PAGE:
Country Kitchen Ideas, Better Homes and Gardens Special Interest Publications Fall/Winter 2001 | Story by Amber Dawn Barz | Photography by Laurie Dickson
A plane crash landed Easterner Michael McQuinn in a Durango, Colorado, hospital. He had no idea that the accident would change his life forever—right down to where he and his family would live.
Easterner Michael McQuinn was just visiting Durango, Colorado, when a crash of a small sight-seeing plane on which he was riding, landed him in the hospital there. Although his injuries were not life-threatening, a friend (and fellow victim) generously offered his home in the Durango suburb of Falls Creek as a haven where Michael could recuperate for several weeks.
Michael accepted the offer and, on the first morning of his stay, awoke to see a herd of elk passing on the lawn. Michael loved the view and the comfort he found in the warm and woodsy timber-frame home, and he decided then and there it was time to make a lifestyle change. When his healing was complete, he began to try to convince wife Ceci to pack her bags, permanently.
“At first I wasn’t sure about making the move,” Ceci says. “I’ve lived near the water all of my life, and I love sailing,” she says.
“But when I visited the Durango area with Michael, I knew it would be a great place to raise a family, so we packed up and moved.” Together, they built an attractive, hardworking kitchen that served as its gathering spot.
Both Ceci and Michael loved the coziness of a timber-frame home and knew that kind of house would fit beautifully in the Colorado landscape. They had also heard of a contractor who used salvaged wood to frame a home, and they loved the idea of recycling such a valuable resource.
The couple drew their own home plan and went to see timber-frame contractor Mike McDowell. McDowell did all of the framing and handed off the kitchen plan to cabinetmaker Frank Weis.
“To cut down on costs, we had originally planned to use stock cabinets in the kitchen,” Michael says. “But I met with Frank and he convinced me to let him at least price out the kitchen using the same recycled Douglas-fir that was used for our home’s timbers.”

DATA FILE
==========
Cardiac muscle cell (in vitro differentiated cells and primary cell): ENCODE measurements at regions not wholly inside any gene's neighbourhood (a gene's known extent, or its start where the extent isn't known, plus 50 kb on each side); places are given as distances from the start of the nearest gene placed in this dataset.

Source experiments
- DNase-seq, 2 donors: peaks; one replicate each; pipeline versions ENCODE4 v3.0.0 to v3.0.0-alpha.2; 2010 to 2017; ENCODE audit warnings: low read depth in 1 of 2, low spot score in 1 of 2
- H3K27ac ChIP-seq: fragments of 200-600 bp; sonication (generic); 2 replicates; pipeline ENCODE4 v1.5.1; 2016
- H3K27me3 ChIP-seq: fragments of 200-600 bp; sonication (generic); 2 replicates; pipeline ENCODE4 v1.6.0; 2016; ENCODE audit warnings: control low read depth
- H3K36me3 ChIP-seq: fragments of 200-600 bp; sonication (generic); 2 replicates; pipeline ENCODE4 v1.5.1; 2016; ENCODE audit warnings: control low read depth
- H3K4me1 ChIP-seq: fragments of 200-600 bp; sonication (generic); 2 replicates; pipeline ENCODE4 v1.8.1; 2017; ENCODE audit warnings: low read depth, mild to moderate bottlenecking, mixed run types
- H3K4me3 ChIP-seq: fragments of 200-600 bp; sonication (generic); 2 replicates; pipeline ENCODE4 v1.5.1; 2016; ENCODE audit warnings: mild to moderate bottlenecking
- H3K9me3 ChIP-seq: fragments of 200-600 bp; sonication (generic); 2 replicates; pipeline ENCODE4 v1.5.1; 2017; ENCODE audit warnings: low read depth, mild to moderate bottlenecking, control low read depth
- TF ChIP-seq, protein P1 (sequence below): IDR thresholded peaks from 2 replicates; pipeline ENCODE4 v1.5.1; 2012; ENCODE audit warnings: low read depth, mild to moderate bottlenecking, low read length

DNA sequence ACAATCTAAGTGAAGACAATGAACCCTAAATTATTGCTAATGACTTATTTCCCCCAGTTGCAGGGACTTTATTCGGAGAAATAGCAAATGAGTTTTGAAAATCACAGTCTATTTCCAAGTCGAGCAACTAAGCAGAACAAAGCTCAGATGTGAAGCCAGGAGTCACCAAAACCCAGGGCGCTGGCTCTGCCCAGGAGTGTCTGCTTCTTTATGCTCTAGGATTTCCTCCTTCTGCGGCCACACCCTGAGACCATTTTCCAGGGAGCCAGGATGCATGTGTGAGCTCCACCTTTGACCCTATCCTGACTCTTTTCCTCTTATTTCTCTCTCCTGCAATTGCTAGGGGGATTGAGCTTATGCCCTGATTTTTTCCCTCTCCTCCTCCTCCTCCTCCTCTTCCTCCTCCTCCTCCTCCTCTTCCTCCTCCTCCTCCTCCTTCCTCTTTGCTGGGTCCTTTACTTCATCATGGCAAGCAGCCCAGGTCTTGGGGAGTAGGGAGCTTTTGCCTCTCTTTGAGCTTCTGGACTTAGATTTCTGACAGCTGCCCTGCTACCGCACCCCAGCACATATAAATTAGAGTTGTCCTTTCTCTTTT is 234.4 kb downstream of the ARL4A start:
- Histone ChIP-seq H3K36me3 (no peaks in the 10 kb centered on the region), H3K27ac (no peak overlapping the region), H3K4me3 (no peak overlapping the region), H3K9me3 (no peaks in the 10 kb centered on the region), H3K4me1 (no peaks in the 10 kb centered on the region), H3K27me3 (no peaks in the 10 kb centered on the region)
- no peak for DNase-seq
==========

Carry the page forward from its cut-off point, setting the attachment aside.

Michael says that although the custom cabinets did cost a little more, he and Ceci got exactly what they wanted—and then some. “Our kitchen plan was fairly simple,” Ceci says. “My only requirements were a nice stove and oven, a roomy island for the family to gather around, and lots and lots of windows.
She and Michael also wanted a brick wood-burning oven. During college, the couple had lived in an old farmhouse that had such an oven. “We’d cook pizza and bread in there, and they were delicious,” Michael says. “We decided it would be nice to re-create that part of our old kitchen here.”
Weis took the couple’s simple plan, made a few modifications, and then went to work, starting with the cabinets. Everything on Ceci’s wish list—including a professional range nestled in a hearth made of salvaged brick, as well as the wood-burning oven—is included.
The 6 x 3.5-foot, maple-top island houses a second sink, storage drawers for utensils, and open shelves for cookbooks and collectibles.
Windows line two walls of the work core. In fact, there are so many windows there was very little room for wall-hung cabinets. The kitchen only houses one upper cabinet, and it hangs between the refrigerator and a window.
The kitchen’s dining table and hutch were made by Weis. He had designed the Douglas-fir hutch to be sold for retail but thought Ceci and Michael might like it. He brought the piece to them and, Michael says “it immediately found a new home.” To continue the wood recycling, the McQuinns’ new dining table is made of salvaged walnut.
Since the McQuinns came to Colorado, they have changed their focus from creating a home to raising their son, George, who was born a little more then a year after the couple moved in.
“Five years ago, if you’d asked me where I’d be today, I couldn’t have imagined Ceci and I would be living in a timber-frame home in Durango, Colorado,” Michael says. “It just goes to show you never know where life’s twists and turns will take you.”
How This Kitchen Works
- Ceci and Michael McQuinn’s combination kitchen and dining area runs the full width of the house, and exterior walls make up three sides of the kitchen. “We get to see the views and feel the sunshine from three different angles,” Michael says.
- Instead of being set up in a typical work triangle, the McQuinns’ kitchen is divided into work center: The island serves as the food preparation area; the range and brick hearth area serve as the cooking center; and the sink area serves as the cleanup center.
- The casual layout is ideal for entertaining family and friends. Guests either gather at the island or at the nearby dining table
- Timber-frame contractor: Mike McDowell
- Cabinetmaker: Frank Weis